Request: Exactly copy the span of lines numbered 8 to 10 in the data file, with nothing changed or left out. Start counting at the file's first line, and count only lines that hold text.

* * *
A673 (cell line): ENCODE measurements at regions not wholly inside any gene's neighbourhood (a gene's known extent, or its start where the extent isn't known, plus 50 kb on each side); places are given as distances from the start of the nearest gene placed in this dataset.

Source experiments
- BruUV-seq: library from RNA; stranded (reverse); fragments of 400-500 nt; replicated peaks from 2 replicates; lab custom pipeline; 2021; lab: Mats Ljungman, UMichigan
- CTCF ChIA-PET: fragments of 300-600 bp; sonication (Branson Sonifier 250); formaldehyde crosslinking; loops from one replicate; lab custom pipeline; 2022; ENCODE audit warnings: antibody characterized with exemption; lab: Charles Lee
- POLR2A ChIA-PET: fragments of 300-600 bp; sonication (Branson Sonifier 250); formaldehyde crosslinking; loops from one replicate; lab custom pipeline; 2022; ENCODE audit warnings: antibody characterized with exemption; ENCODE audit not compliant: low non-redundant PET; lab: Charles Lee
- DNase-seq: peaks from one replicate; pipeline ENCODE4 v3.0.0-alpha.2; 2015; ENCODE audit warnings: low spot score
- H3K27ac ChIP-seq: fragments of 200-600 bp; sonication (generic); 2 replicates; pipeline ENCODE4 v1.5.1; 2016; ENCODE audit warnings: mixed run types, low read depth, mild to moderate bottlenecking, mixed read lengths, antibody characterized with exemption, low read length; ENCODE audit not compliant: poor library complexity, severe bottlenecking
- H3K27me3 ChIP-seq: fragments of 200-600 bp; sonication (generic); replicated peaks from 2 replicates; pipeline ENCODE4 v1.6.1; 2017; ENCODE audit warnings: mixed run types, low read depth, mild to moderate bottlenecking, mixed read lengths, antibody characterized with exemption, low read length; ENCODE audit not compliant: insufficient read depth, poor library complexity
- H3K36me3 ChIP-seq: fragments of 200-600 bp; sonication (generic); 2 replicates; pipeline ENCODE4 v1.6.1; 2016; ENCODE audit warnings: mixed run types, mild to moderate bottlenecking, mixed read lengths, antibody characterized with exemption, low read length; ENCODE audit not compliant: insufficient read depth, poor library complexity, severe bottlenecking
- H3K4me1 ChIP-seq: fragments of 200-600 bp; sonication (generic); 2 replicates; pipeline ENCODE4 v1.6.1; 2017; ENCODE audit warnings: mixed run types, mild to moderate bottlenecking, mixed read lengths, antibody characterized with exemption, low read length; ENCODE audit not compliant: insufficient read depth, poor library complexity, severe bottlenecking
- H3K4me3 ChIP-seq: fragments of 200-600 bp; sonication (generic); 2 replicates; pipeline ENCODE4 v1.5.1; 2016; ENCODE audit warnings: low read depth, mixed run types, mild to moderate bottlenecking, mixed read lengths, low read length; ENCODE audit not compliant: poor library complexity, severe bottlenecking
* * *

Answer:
- H3K27me3 ChIP-seq: fragments of 200-600 bp; sonication (generic); replicated peaks from 2 replicates; pipeline ENCODE4 v1.6.1; 2017; ENCODE audit warnings: mixed run types, low read depth, mild to moderate bottlenecking, mixed read lengths, antibody characterized with exemption, low read length; ENCODE audit not compliant: insufficient read depth, poor library complexity
- H3K36me3 ChIP-seq: fragments of 200-600 bp; sonication (generic); 2 replicates; pipeline ENCODE4 v1.6.1; 2016; ENCODE audit warnings: mixed run types, mild to moderate bottlenecking, mixed read lengths, antibody characterized with exemption, low read length; ENCODE audit not compliant: insufficient read depth, poor library complexity, severe bottlenecking
- H3K4me1 ChIP-seq: fragments of 200-600 bp; sonication (generic); 2 replicates; pipeline ENCODE4 v1.6.1; 2017; ENCODE audit warnings: mixed run types, mild to moderate bottlenecking, mixed read lengths, antibody characterized with exemption, low read length; ENCODE audit not compliant: insufficient read depth, poor library complexity, severe bottlenecking